Businessmen do not always ‘calculate’ before they make decisions, and they do not always ‘decide’ before they act. For they think that they know their business well enough without having to make repeated calculations; and their actions are frequently routine.
What is a plan? Le Breton and Henning (1961:5) offer the following advice to the business decision-maker. ‘[T]he attainment of a given goal will be best achieved by…devising a precise plan’. Previous chapters have identified what prompts this sort of advice, but neither you nor I know what to make of it. Try to follow such advice in daily life, whether in business dealings or at other times, and the difficulty we face is knowing what constitutes a ‘precise’ plan and a ‘given goal’. Indeed, just what are our goals?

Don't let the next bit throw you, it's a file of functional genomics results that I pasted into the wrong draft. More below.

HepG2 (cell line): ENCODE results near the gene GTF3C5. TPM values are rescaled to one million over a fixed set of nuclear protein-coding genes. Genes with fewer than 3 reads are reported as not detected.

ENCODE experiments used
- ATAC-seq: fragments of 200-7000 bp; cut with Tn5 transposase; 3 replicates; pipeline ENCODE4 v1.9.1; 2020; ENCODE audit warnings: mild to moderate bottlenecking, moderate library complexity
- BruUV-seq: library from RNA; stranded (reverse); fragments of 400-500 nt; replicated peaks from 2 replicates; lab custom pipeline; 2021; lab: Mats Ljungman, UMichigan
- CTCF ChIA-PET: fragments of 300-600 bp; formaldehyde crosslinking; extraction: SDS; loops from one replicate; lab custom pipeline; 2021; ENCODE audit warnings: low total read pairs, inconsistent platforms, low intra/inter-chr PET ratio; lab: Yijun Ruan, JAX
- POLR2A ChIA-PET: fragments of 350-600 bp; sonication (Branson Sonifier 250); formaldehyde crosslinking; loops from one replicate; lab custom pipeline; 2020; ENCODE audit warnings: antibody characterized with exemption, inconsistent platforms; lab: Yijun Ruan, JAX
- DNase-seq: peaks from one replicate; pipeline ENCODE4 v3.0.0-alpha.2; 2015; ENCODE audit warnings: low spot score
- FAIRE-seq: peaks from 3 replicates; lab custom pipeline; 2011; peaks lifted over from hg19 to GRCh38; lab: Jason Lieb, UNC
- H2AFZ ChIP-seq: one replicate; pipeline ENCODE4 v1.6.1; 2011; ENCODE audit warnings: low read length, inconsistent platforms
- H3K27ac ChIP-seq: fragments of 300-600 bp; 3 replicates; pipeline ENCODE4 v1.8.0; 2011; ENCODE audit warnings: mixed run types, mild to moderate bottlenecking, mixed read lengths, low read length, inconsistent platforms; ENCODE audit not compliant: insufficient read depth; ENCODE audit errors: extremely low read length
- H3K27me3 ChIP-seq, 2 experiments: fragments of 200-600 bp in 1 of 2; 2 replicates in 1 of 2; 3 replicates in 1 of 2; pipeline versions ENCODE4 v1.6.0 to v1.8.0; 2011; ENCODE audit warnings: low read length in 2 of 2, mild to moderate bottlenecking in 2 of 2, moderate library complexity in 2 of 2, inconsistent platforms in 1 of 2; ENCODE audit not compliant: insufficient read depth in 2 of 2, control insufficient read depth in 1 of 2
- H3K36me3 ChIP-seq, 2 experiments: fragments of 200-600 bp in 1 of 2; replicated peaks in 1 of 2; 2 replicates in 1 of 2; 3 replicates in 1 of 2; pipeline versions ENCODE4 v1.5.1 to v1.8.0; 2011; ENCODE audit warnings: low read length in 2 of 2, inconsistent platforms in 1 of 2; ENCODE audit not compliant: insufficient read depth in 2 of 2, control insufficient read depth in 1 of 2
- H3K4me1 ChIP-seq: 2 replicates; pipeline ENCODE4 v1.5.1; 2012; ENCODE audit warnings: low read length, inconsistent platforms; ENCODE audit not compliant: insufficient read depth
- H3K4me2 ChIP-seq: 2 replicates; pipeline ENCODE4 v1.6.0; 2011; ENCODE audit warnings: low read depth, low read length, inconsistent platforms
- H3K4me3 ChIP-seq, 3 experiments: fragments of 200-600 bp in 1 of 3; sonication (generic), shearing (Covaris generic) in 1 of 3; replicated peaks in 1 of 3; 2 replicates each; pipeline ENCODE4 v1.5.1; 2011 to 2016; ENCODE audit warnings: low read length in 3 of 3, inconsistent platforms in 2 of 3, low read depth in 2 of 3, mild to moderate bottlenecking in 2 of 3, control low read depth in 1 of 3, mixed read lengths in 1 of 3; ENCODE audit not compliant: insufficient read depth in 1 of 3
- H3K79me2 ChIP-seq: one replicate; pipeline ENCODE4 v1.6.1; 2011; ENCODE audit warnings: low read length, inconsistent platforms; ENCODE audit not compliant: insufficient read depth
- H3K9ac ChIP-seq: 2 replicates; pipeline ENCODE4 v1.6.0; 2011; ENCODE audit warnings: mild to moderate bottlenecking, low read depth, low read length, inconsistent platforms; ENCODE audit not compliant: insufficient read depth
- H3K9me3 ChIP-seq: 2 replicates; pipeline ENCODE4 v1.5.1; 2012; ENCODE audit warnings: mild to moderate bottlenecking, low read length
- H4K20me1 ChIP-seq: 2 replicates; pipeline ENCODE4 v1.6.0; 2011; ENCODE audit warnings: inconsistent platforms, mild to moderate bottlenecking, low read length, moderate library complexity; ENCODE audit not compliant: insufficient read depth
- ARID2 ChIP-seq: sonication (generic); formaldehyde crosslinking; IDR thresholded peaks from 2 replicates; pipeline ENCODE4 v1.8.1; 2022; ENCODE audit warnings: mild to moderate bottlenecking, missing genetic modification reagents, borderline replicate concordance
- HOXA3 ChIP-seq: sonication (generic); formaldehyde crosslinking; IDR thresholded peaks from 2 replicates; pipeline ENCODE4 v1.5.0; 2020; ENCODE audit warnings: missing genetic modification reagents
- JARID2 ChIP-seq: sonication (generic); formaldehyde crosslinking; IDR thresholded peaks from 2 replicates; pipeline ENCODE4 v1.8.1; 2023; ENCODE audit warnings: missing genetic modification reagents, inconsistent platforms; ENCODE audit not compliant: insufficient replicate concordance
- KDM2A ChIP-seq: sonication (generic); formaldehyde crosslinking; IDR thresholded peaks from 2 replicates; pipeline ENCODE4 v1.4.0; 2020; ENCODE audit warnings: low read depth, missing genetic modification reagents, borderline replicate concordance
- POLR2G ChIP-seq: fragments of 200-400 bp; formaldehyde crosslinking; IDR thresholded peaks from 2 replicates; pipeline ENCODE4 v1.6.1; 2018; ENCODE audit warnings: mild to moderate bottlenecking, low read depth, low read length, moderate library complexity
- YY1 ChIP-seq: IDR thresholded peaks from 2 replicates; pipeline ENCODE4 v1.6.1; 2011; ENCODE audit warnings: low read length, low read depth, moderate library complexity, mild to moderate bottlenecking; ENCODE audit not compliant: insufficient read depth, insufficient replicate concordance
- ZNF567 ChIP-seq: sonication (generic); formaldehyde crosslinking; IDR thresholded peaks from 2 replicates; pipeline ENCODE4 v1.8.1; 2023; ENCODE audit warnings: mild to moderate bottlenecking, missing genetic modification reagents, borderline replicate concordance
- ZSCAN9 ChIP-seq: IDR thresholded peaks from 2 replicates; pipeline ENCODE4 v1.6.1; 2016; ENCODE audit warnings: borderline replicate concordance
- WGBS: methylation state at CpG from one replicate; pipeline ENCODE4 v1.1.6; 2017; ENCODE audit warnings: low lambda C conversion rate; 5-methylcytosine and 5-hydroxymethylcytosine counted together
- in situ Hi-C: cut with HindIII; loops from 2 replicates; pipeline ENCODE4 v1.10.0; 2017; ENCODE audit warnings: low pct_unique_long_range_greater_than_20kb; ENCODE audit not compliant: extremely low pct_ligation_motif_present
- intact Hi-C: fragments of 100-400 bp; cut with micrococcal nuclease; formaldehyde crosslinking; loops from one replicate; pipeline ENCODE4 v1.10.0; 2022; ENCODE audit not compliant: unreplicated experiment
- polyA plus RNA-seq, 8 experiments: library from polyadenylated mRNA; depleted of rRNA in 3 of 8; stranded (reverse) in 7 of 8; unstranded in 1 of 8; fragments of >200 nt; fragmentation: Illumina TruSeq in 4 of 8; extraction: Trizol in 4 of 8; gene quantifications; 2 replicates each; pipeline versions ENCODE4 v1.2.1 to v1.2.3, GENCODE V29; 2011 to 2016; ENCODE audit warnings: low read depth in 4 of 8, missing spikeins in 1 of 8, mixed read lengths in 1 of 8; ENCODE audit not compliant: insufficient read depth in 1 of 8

It is practical to draw a precise plan of a house, or to make a precise measurement of a table or of the rainfall in winter, and if someone instructed me to do so I would understand what he meant. Like all (social) activities, questions of how detailed the plan should be, or whether the measurements are accurate, are of course matters of interpretation, and there may not be unanimity or even substantial agreement about my interpretation. There may even be discussion about whether something is a desk not a table, and which are the winter months. On the other hand, advice to draw up a precise plan of action, which refers to the individual’s intentions and endeavours and which consequently juxtaposes ‘precision’ with interpretation and understanding, is misleading and probably meaningless. Precision is part of an epistemology-ontology of things that exist in the world and plans are not such things; plans and purposes are understanding. Objectives are not things out there but pertain to my constituted understanding of what to do, because it is worth doing or because it is necessary for me to do.